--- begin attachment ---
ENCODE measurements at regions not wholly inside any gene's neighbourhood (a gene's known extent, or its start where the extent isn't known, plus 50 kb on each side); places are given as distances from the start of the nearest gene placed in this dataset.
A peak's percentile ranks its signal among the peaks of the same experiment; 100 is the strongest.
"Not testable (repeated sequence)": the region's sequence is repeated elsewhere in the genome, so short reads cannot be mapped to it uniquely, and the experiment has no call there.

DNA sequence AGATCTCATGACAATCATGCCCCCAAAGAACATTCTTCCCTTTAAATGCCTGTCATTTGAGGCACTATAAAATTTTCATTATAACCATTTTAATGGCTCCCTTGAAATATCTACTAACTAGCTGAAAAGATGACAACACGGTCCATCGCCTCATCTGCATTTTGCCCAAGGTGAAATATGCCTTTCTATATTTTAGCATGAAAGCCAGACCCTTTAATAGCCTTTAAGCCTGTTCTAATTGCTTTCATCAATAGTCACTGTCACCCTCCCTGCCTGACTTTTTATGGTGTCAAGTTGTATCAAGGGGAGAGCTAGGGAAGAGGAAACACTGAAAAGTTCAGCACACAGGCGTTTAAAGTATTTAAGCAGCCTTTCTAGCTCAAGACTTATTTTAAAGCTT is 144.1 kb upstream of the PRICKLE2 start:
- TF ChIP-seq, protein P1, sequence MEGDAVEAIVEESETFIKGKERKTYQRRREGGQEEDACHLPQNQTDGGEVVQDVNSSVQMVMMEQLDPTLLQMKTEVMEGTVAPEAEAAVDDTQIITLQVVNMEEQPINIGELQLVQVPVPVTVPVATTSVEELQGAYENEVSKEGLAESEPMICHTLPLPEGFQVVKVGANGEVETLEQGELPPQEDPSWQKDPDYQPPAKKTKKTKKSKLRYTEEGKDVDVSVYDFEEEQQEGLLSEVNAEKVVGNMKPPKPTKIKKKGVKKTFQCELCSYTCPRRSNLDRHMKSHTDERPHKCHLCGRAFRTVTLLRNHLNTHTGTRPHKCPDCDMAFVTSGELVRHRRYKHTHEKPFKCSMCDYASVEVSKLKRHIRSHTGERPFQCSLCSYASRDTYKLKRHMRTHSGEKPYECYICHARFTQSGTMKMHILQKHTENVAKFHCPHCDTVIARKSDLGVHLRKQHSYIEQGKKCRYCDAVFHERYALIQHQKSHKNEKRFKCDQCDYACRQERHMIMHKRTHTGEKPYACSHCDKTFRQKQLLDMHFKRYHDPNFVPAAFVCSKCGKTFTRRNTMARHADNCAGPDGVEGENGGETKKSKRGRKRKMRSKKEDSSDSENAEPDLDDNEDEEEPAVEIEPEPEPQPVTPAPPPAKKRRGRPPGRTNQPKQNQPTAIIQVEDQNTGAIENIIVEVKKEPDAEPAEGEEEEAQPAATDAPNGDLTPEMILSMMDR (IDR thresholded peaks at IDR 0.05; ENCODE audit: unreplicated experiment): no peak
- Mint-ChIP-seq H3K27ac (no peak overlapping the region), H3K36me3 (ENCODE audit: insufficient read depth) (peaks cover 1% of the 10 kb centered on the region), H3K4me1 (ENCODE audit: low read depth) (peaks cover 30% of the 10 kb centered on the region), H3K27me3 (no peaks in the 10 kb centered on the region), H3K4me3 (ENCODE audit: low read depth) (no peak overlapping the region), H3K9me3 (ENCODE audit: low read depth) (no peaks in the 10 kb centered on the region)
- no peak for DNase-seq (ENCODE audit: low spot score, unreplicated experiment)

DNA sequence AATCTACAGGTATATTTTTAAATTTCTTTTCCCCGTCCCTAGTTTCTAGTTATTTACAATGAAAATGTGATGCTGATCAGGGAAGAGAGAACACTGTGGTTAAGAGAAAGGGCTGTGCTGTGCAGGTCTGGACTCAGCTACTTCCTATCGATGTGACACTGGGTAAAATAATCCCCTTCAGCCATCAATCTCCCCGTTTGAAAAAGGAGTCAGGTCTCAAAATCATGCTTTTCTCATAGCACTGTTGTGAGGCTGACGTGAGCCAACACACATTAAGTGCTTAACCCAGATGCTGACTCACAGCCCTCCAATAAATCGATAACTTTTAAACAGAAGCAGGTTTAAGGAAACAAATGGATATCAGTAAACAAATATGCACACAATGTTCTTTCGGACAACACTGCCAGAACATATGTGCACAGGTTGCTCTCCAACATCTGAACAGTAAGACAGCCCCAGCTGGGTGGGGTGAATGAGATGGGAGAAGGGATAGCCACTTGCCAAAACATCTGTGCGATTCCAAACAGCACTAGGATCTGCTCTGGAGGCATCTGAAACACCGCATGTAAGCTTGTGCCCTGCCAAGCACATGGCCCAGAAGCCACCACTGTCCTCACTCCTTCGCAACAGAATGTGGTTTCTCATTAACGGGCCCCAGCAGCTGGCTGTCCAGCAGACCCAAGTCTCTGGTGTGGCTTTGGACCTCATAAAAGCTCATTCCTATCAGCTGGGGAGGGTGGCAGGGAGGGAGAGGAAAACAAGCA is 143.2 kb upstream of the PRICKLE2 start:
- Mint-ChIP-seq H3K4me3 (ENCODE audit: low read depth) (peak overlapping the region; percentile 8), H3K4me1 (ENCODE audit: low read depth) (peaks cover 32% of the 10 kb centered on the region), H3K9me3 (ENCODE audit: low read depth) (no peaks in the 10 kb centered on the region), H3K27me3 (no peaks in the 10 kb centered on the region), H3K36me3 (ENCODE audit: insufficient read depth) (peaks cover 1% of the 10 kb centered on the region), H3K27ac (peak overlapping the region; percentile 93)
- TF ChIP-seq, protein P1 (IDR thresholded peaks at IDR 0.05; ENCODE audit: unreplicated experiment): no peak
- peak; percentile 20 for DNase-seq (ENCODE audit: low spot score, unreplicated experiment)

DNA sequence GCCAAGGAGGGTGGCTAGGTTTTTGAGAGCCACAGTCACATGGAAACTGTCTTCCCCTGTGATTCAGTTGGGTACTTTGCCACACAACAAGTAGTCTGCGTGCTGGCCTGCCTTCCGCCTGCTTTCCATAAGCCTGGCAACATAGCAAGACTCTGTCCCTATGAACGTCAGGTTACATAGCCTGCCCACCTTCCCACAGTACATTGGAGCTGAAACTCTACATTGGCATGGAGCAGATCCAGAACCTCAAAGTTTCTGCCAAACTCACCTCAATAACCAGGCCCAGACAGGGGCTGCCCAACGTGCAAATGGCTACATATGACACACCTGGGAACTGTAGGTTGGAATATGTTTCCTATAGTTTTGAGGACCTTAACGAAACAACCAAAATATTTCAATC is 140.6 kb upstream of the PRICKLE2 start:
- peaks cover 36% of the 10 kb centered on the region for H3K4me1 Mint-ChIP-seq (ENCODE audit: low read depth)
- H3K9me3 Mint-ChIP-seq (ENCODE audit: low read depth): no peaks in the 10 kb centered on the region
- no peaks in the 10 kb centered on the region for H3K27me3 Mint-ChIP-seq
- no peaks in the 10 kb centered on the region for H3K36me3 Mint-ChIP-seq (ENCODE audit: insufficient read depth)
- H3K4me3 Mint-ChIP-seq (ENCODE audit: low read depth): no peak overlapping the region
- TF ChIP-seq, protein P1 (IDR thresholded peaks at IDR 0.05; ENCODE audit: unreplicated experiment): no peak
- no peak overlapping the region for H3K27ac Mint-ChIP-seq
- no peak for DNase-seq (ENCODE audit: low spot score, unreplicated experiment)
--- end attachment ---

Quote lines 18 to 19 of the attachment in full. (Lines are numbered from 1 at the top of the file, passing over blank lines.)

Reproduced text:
- TF ChIP-seq, protein P1 (IDR thresholded peaks at IDR 0.05; ENCODE audit: unreplicated experiment): no peak
- no peak overlapping the region for H3K27ac Mint-ChIP-seq